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A bill that decriminalizes sidewalk vendors in residential areas is now law

A street food cart
Maria Palma
A street food cart on April 4, 2023, in Sparks, Nevada.

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Governor Joe Lombardo signed Senate Bill 92 into law, which regulates sidewalk vending in Clark and Washoe counties.

The legislation prohibits penalties for street vendors who sell food in residential areas.

However, it penalizes vendors if they operate within 1,500 feet of certain locations including resort hotels, event facilities and convention facilities.

For any violation, vendors may face a criminal, civil or administrative penalty decided by the board of county commissioners. The maximum criminal penalty is a misdemeanor.

The bill’s original intent was to decriminalize street vending in all areas, said Senator Fabian Doñate. The legislation changed to include those restrictions because of pushback received from the cities and casinos.

“It's not what we envisioned from the beginning. But it's a bill that still helps everyone out and still helps out the people who are street food vendors,” Doñate said.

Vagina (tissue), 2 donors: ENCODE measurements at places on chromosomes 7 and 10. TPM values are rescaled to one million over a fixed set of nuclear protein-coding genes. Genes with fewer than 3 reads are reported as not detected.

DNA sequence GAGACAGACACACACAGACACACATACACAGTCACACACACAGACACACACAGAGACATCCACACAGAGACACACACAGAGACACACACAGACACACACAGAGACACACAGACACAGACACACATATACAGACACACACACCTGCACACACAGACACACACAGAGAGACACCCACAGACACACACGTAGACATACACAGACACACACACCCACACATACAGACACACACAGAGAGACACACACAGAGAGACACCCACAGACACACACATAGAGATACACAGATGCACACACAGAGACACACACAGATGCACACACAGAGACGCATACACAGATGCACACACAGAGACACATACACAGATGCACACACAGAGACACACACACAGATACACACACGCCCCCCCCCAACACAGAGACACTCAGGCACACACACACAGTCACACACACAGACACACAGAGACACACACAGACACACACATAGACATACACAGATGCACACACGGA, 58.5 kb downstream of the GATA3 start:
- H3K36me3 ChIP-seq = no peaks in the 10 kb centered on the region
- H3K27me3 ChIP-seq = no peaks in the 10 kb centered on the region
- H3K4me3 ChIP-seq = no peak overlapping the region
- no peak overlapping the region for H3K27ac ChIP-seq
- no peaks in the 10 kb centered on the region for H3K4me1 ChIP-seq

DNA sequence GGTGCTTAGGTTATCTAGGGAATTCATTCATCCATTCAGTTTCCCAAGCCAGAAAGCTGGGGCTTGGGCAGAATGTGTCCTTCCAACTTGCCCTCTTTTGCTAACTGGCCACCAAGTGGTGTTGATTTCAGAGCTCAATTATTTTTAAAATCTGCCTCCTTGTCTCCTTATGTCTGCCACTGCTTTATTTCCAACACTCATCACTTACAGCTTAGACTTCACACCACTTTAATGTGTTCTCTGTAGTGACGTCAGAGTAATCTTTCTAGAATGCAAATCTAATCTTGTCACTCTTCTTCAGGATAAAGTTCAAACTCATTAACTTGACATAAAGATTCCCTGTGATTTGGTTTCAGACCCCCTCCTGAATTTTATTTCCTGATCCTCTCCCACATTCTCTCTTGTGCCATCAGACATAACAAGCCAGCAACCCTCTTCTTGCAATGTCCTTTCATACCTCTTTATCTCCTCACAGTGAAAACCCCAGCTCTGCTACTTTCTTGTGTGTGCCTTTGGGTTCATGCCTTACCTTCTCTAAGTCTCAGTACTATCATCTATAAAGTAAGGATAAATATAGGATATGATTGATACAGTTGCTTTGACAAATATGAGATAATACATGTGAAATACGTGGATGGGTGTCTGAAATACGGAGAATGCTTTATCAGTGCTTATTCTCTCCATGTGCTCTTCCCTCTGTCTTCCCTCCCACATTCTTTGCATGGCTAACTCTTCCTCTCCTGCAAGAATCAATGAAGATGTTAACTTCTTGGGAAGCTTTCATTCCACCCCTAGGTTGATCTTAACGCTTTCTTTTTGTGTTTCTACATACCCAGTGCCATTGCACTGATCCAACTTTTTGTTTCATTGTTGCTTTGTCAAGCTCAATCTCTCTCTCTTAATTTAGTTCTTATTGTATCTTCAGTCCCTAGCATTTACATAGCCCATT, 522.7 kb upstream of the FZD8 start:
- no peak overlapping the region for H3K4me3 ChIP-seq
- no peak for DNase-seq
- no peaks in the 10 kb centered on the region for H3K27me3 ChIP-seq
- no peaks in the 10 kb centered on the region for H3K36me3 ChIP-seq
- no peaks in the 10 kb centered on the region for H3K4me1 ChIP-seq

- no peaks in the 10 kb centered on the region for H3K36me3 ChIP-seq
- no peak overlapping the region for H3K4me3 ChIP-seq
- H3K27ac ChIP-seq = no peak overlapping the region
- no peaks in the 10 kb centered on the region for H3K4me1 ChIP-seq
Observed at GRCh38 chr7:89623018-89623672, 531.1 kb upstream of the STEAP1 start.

Counties and cities will monitor and regulate where street food vendors can operate.

“So they can put restrictions on how far they have to be from election sites, or if they have to be away from venues such as concert venues, athletic stadiums, etcetera. Any complaints that they get from there will be referred to the city officials versus the police,” Doñate said.

This law acknowledges street vendor’s contributions to the state, said Jose Rivera from Make the Road Nevada, a Las Vegas-based nonprofit organization that promotes justice for Latino immigrants.

“This has been a success. After two years of hard work, we are very happy after the signing of Senate Bill 92. We had different identities across the valley working together to make a decision to legitimize street vending,” Rivera said.

The legislation also creates the Task Force on Safe Sidewalk Vending and requires local health boards to adopt certain regulations.

Maps of the zones where a person may sell food will be available online once the Washoe and Clark commissions approve them.

Maria joined KUNR Public Radio in December 2022 as a staff reporter. She is interested in stories about underserved communities, immigration, arts and culture, entertainment, education and health.
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